4. An easy method to remove logging bots from a channel should it join in error or a channel owner decide that they no longer wish their channel to be logged.

Perhaps, in this regard, they could have taken a leaf out of CIA’s book and become a lot more popular in the process.

To me, the biggest surprise is that the people behind IRseeK defend their actions and believe that they are entirely within their rights to do what they do in the manner that they do it. Leaving our guidelines aside for a moment, what irks me is this: freenode caters primarily to people from the FOSS communities, people to whom choice and freedom are important. For us, providing a service such as freenode to our community is important; our users give a lot, we share code, knowledge, hints, frustrations, laughter.. and we like to give back in the little way we can. It then does not feel comfortable or at all right to have someone intrude upon our privacy, sneaking into the circle and observing with the singular aim of publicising our conversations entirely without our knowledge or consent. By taking the route that they did, IRseeK has taken away our freedom and our choice. They have forced something down on us and in the process soured and poisoned a community which thrives on trust and collaboration. It has created a bad atmosphere and made a lot of people uncomfortable.

I am really sorry that this problem has reached our network, and I am really sorry for the way it has affected our community. I am also sorry for the way in which IRseeK choose to perform their actions, and sorrier still that we did not catch it sooner.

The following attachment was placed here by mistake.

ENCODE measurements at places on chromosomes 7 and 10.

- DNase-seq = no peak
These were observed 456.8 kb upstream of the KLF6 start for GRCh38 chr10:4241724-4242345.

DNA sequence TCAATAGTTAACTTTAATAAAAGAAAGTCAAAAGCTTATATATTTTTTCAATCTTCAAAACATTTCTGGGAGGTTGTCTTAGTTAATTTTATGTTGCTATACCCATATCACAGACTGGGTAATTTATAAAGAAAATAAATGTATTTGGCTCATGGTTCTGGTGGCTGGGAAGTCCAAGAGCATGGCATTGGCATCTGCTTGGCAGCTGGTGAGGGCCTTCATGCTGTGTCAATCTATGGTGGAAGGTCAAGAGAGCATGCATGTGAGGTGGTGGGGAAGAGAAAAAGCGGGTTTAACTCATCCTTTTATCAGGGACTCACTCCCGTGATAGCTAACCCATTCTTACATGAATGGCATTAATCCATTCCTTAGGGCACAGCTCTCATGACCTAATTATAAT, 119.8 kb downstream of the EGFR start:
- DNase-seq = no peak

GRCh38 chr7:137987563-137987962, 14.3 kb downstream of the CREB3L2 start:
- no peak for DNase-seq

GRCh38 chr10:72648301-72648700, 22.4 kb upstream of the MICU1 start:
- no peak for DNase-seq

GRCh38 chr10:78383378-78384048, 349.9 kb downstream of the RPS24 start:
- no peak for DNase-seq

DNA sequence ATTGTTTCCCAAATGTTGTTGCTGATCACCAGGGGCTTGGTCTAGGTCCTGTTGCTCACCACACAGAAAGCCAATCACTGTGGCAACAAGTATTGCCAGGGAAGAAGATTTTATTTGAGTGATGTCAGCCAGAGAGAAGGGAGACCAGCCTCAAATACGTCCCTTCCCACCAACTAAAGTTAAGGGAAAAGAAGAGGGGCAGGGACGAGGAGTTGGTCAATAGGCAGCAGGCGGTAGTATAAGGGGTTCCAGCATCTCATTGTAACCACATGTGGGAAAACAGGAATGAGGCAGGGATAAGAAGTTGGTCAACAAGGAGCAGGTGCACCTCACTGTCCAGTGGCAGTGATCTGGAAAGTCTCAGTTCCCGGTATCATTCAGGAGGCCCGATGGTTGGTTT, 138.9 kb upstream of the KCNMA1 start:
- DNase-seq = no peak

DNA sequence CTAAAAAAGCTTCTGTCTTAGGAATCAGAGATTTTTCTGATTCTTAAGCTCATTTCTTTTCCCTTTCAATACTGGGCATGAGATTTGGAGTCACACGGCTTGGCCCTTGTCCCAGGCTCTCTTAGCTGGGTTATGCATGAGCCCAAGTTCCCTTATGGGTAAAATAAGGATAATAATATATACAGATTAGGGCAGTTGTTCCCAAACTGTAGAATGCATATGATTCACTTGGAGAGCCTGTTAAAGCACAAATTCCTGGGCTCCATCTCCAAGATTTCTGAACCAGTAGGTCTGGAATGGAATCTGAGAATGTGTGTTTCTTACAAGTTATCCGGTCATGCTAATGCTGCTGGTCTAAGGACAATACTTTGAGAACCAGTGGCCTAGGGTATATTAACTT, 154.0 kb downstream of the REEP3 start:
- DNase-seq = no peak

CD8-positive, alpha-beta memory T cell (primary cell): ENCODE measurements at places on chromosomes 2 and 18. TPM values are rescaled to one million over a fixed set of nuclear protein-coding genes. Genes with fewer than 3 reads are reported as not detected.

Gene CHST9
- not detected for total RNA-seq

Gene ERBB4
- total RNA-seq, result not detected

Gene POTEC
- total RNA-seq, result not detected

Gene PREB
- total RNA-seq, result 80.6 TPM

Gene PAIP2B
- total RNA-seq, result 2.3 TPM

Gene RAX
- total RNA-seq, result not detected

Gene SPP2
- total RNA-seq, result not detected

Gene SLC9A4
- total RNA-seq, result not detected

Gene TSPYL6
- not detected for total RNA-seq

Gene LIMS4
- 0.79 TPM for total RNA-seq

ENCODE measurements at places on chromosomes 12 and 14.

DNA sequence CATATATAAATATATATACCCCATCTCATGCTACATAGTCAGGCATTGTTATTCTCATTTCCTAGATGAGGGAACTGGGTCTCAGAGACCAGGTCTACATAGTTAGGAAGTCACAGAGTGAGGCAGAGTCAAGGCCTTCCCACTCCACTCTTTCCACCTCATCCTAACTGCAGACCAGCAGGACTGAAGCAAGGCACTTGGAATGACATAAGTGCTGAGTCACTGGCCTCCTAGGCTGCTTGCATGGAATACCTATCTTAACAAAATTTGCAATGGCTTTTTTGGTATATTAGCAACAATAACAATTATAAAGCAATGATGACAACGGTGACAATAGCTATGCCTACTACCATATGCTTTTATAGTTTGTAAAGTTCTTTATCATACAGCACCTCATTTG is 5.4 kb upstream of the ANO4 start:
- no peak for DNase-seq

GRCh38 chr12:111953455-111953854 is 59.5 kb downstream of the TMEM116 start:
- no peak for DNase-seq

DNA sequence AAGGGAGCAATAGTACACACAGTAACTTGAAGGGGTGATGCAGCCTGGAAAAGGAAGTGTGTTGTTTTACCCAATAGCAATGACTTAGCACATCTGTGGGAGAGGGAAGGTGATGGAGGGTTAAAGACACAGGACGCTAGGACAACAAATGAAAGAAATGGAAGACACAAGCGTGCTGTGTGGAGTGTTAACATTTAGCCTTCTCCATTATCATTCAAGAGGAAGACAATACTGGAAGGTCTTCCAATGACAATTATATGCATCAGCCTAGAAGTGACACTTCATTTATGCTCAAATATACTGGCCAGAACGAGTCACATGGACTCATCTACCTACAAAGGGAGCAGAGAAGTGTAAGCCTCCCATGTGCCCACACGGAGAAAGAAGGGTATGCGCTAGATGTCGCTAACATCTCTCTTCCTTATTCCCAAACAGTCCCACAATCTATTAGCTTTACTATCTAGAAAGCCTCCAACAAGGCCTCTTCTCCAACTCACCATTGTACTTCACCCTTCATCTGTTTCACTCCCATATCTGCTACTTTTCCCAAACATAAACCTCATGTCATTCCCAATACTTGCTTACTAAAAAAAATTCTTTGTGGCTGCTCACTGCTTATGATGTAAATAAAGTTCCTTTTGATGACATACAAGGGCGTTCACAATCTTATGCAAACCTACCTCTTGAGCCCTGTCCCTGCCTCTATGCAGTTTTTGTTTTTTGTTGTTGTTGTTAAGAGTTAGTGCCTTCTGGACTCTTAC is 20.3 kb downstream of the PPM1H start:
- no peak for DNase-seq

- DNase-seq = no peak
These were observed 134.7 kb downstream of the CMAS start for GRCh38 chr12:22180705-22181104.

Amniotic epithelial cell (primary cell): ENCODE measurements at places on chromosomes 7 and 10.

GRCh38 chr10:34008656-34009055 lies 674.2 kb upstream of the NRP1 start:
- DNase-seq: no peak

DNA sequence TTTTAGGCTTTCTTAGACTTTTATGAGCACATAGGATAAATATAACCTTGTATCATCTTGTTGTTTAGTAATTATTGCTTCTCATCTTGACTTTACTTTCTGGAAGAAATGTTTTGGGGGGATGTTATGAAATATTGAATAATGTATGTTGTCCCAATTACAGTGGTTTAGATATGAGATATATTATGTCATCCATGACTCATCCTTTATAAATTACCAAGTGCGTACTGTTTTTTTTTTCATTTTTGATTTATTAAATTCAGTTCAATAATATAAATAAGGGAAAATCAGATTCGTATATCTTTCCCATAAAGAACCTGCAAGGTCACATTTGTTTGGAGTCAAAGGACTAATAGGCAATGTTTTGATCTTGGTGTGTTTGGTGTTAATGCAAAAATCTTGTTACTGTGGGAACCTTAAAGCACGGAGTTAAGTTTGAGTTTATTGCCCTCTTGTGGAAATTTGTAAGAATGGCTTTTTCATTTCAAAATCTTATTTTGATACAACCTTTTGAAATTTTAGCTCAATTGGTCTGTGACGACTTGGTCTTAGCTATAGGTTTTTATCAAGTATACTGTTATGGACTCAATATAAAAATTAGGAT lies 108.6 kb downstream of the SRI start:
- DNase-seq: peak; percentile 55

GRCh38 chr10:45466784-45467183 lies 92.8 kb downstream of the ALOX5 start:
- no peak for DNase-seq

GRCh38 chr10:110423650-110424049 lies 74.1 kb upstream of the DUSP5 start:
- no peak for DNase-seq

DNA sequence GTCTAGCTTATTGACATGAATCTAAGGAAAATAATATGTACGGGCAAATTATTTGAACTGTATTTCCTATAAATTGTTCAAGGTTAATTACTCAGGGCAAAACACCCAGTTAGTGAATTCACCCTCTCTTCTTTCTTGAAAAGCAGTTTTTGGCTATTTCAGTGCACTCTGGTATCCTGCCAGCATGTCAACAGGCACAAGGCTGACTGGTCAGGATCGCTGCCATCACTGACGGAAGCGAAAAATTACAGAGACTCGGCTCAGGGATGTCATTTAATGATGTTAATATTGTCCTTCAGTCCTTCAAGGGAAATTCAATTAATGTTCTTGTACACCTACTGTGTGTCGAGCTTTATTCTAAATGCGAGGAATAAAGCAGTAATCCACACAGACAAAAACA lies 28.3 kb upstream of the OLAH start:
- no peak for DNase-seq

I sincerely hope that IRseeK will honour our request to stop attempting to log channels on freenode without the channel owner’s explicit permission, and I also hope that they will honour our request to remove logs already in their system.

Lastly, I would like to wish IRseeK well, and I hope that you re-consider your approach. I believe that if done properly, what you have could be turned into a respectable service which would be used by and appreciated by a lot of people.

As I said, we have gotten in touch with the people behind IRseeK and they have asked to have until this sunday (tomorrow) to respond. I will give you an update when we hear back from them and know which way the tide is turning.

For now, thank you for using freenode and have a great day!